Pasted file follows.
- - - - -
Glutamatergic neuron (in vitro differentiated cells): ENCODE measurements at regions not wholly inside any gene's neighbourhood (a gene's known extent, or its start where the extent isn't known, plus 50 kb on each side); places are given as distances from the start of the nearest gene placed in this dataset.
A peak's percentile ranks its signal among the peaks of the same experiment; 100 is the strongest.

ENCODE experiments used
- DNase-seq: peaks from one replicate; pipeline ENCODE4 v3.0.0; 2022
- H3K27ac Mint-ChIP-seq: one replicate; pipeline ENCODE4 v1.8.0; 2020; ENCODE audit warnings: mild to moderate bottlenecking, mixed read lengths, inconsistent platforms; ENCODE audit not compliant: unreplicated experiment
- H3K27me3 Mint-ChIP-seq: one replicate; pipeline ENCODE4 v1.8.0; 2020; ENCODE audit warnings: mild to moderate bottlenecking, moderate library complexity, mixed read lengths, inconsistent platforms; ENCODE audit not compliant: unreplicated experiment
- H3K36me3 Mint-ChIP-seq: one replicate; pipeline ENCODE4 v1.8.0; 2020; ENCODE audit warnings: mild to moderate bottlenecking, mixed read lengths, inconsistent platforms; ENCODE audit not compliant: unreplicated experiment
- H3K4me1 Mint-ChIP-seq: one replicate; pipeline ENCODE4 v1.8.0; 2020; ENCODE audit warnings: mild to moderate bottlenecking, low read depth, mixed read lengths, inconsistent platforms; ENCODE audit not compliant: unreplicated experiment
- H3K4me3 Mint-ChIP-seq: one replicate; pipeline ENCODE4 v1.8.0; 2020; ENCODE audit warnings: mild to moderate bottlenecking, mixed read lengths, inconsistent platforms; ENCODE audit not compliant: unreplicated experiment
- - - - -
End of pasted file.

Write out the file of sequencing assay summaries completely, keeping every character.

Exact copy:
Glutamatergic neuron (in vitro differentiated cells): ENCODE measurements at regions not wholly inside any gene's neighbourhood (a gene's known extent, or its start where the extent isn't known, plus 50 kb on each side); places are given as distances from the start of the nearest gene placed in this dataset.
A peak's percentile ranks its signal among the peaks of the same experiment; 100 is the strongest.

ENCODE experiments used
- DNase-seq: peaks from one replicate; pipeline ENCODE4 v3.0.0; 2022
- H3K27ac Mint-ChIP-seq: one replicate; pipeline ENCODE4 v1.8.0; 2020; ENCODE audit warnings: mild to moderate bottlenecking, mixed read lengths, inconsistent platforms; ENCODE audit not compliant: unreplicated experiment
- H3K27me3 Mint-ChIP-seq: one replicate; pipeline ENCODE4 v1.8.0; 2020; ENCODE audit warnings: mild to moderate bottlenecking, moderate library complexity, mixed read lengths, inconsistent platforms; ENCODE audit not compliant: unreplicated experiment
- H3K36me3 Mint-ChIP-seq: one replicate; pipeline ENCODE4 v1.8.0; 2020; ENCODE audit warnings: mild to moderate bottlenecking, mixed read lengths, inconsistent platforms; ENCODE audit not compliant: unreplicated experiment
- H3K4me1 Mint-ChIP-seq: one replicate; pipeline ENCODE4 v1.8.0; 2020; ENCODE audit warnings: mild to moderate bottlenecking, low read depth, mixed read lengths, inconsistent platforms; ENCODE audit not compliant: unreplicated experiment
- H3K4me3 Mint-ChIP-seq: one replicate; pipeline ENCODE4 v1.8.0; 2020; ENCODE audit warnings: mild to moderate bottlenecking, mixed read lengths, inconsistent platforms; ENCODE audit not compliant: unreplicated experiment